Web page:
After planting a climbing rose, leave it un-pruned for 2 or 3 years so it has time to become established. During this period, do general grooming and remove all dead, diseased or injured wood and the spent flowers.
Tie new canes into position on a trellis for support. In a few years, the plant will consist of only long canes, and from these branches, you will get the laterals that produce flowers.
Varieties differ in how they produce canes; some throw out new canes each year from the base of the plant while others build up a more woody structure and produce new canes from higher on the plant. Your objective should be to encourage new growth of the flowering laterals and to stimulate production of new canes.
For annual dormant pruning, remove only the old and unproductive wood. Then, cut back to two or three buds and all of the laterals that bore flowers during the preceding season. Canes that grow in the wrong direction should be trained, and removed only if they are uncooperative.
Where winter temperatures fall below 10˚F, roses need winter plant protection. The last fertilizer application should be timed so that the plants will stop producing flowers by the first projected frost date. The last crop of blooms should stay on the plant to form hips which will signal the plant to stop growing. The plants should remain well watered until the soil freezes.
After a few hard freezes, mound soil over the base of the plant to a height of 1 foot. In order to keep the roots protected, dig soil from another part of the garden, not from around the roots of the rose. Cut long canes back to 2-4 feet and tie them together with twine to prevent wind damage.
When the soil mound has frozen, cover the canes with evergreen boughs, straw or other material. This will prevent the mound of soil from freezing and thawing. You can remove this protective cover in spring when you are fairly certain that good weather has arrived.
Insect & Disease Problems
There are numerous problems with roses (too many to mention here). We have listed several of the more common problems below:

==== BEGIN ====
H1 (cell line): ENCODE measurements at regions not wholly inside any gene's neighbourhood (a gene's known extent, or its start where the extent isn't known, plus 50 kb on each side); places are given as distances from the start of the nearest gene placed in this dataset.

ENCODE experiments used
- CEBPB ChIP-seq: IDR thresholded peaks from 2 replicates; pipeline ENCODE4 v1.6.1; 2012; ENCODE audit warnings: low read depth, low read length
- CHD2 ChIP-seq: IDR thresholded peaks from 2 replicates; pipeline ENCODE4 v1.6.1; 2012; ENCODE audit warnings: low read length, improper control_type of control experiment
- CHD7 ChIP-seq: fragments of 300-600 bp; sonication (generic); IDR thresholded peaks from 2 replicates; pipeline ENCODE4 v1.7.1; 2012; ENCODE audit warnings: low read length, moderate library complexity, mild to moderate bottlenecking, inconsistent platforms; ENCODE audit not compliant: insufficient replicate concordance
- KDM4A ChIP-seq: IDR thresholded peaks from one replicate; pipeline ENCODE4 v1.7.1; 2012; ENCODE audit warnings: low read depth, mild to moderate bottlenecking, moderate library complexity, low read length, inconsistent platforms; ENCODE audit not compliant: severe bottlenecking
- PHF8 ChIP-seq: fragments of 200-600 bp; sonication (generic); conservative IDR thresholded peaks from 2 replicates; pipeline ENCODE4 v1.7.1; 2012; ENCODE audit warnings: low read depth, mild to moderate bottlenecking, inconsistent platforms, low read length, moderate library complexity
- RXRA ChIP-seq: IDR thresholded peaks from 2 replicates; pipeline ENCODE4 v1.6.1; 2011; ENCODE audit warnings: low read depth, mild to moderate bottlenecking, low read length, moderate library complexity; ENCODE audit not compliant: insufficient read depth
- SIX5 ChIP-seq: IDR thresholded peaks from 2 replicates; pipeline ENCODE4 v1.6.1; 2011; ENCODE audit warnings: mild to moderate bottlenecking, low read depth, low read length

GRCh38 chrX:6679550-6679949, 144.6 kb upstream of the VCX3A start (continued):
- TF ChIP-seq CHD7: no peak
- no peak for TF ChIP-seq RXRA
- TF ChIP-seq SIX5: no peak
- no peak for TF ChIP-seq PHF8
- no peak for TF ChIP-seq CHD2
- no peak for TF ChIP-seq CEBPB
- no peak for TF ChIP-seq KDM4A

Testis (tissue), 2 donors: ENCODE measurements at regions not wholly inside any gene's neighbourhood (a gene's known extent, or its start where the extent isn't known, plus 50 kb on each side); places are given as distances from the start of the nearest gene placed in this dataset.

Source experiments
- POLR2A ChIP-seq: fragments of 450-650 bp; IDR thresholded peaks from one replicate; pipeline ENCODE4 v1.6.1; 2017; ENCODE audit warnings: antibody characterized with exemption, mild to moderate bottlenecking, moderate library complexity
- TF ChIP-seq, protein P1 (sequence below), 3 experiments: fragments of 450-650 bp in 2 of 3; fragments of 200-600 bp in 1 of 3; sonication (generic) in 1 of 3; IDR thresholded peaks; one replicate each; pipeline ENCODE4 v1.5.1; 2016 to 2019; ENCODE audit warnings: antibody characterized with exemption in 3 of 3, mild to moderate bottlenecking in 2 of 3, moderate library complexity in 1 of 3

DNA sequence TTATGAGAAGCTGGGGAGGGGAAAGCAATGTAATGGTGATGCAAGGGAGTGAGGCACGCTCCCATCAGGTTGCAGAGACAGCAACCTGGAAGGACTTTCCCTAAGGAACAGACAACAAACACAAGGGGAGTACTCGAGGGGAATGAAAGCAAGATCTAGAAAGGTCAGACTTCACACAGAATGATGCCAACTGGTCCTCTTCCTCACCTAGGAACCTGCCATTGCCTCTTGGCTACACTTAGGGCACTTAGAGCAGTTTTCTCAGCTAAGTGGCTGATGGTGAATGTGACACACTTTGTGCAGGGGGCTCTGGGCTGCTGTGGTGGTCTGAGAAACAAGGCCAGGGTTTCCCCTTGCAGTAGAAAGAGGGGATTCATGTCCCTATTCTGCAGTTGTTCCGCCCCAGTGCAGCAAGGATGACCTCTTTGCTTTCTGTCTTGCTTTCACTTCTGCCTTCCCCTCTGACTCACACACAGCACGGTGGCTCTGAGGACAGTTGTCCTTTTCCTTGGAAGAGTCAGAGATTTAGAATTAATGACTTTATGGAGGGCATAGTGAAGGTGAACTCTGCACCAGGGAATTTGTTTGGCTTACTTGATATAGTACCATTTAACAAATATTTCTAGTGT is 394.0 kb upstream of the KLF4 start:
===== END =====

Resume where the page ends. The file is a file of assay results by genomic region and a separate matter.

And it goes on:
These tiny insect pests do their damage by sucking juices from surface tissue, causing yellowed, dry-looking leaves that sometimes show silvery webbing underneath. Spider mites are almost invisible, but their impact is seen in defoliation. To control outbreaks, spray horticultural oil on dormant plants. During the growing season, knock them back with insecticidal soap with pyrethrin.
There are two destructive insect pests that bore into rose buds. Rose curculio are ¼-inch bright red, black-beaked insects. Rose midge are 1/16 inch, legless larva. Both of these pests bore into flower buds, preventing them from opening. Handpick if possible, or use botanical insecticides to prevent the spread of these destructive pests. Also remove and destroy infested buds.
Rose chafers are an insect pest that chew holes in rose foliage. Hand picking is the best remedy, but any botanical insecticide will also work. Make sure to mix the spray with a little horticultural oil so that it sticks to the leaves and is there when the critters come to dine. Otherwise, it may wash away in the rain. Another option is pyrethrin spray, an organic insecticide made from chrysanthemums.
Cleanly cut holes in the foliage, either round or oval, suggest the activity of leafcutter bees. After damaging the leaves, these pests bore into the stems and canes to lay their eggs, causing wilt. Control by pruning out the injured tips several inches below the damaged area. Seal the cuts end of the cane with pruning sealer or grafting wax.